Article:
Drug makers, on the other hand, argue that high prices are necessary to fund research and development. Brill has some interesting numbers to challenge that assertion, and you'll want to read his findings before you make up your mind. However, there's a fundamental question about free market economics, liberty, and fairness involved in this question.
Should there be limits on the salaries of hospital administrators?
One of Brill's findings is that hospital CEOs and other administrators are paid outsized salaries - often in the high six figures or even seven figures. In the case of hospitals attached to research universities, the hospital administrator is often paid more than the university president. This is similar in some ways to the salary arms race going on in college sports, where head football coaches are paid exorbitant salaries.
In the scheme of things, reducing administrative salaries probably won't bring costs down much. But it just seems like a good idea. It's also interesting to note that many of these hospitals are not-for-profit organizations.
Should hospital fees be tied directly to the cost of providing a particular service?
A constant theme of Brill's article is the "chargemaster" list. It's a list of prices for particular services and items administered at a hospital, and it's the basis for all prices charged to individuals and to insurance companies. These lists have no logical connection to the actual cost of services, and they often produce extremely high mark-ups (1000% to 2000%) over the actual cost.
There's an alternative method, which Medicare uses. When the government reimburses hospitals for treating medicare patients, it draws on a calculated list of what it actually costs to provide a service. These prices are drastically lower than the ones on the chargemaster. An interesting reform might be to tie the prices of all fees to this Medicare reimbursement list, and then allow a certain mark-up for the hospitals to make a profit.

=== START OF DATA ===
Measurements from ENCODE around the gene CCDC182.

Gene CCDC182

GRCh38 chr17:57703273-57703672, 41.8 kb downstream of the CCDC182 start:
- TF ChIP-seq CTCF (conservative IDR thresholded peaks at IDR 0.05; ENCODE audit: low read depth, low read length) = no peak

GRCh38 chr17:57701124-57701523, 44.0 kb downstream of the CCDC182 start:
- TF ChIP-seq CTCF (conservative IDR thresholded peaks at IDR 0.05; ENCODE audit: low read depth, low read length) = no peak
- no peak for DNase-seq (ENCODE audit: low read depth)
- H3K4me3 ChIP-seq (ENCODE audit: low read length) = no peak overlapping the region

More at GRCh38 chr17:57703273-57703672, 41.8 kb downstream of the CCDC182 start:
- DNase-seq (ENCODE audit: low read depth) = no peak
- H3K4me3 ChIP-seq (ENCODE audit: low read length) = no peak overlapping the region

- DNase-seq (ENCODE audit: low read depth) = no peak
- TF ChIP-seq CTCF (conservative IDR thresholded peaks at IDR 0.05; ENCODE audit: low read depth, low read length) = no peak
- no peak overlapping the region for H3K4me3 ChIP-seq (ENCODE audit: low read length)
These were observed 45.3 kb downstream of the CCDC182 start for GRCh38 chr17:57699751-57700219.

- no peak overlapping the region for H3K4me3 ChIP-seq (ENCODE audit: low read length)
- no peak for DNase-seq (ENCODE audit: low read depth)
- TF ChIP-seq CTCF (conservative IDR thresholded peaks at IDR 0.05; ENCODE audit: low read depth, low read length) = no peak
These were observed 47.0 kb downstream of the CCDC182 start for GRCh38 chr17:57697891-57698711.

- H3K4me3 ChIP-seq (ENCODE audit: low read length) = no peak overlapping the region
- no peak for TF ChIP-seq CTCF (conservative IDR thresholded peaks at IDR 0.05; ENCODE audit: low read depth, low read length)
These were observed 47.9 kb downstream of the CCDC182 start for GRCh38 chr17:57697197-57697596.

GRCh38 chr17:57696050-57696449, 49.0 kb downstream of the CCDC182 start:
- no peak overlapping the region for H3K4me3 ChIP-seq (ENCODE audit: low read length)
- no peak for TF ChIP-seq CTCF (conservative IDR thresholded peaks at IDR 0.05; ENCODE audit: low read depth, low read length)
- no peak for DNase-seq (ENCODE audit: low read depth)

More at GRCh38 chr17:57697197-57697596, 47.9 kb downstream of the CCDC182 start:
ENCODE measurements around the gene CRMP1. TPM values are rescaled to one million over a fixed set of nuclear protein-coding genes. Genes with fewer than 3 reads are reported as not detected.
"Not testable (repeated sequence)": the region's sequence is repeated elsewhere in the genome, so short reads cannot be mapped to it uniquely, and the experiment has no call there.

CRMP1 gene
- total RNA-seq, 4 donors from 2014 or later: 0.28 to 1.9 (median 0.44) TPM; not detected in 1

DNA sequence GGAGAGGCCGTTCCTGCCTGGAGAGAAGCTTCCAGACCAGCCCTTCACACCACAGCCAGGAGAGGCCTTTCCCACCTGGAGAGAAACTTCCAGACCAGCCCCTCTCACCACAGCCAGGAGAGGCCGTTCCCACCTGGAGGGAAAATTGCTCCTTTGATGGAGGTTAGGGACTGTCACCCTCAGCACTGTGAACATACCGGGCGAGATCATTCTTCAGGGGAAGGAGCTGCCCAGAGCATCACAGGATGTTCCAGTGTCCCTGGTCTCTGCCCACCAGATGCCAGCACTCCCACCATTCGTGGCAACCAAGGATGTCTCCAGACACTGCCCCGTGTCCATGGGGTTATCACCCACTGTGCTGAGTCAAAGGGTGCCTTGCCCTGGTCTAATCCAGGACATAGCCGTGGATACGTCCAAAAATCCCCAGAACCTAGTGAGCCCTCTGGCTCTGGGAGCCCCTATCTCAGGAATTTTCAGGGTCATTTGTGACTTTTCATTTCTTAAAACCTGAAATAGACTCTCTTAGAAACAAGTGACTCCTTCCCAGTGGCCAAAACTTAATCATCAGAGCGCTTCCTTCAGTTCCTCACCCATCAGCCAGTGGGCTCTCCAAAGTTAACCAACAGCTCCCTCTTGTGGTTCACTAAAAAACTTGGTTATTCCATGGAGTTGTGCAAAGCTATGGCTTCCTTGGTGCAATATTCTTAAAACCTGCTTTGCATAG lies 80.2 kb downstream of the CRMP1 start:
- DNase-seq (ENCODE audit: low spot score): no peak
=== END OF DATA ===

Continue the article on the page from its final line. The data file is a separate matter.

Should uninsured individuals pay more for the same services?
A peculiar problem of the American healthcare system is that uninsured (or underinsured) people face steep charges if they go to the hospital. These fees are based on the previously mentioned, outrageously over-priced chargemaster. Insurance companies negotiate lower prices, and the government insists on a particular schedule of fees when it pays for Medicare and Medicaid patients.
Yet individuals who have no insurance are at the mercy of the hospital, and they must pay whatever the hospital charges them. To make matters worse, people often don't know how much they're going to be charged until after they've been treated. This begs the question of whether it's fair for some people to pay far more for healthcare than those who are covered by insurance.
Should there be limits on malpractice lawsuits (i.e. tort reform)?
On the conservative side, one argument about healthcare is that prices are so high because hospitals and doctors have to be concerned with malpractice lawsuits. One wrong step and they're on the line for millions of dollars of liability. If they don't exhaust every option, then they might even be on the hook for that. Brill suggests that this leads to massive over-testing, and doctors are ordering all kinds of tests (like CT Scans) that aren't really necessary.
By tightening the rules for proving malpractice - i.e. requiring true negligence on the part of the doctor - you free hospitals from the need to run excessive tests to simply cover their butts. This could help bring down spending significantly, although the counter argument is that this could lead to inferior care.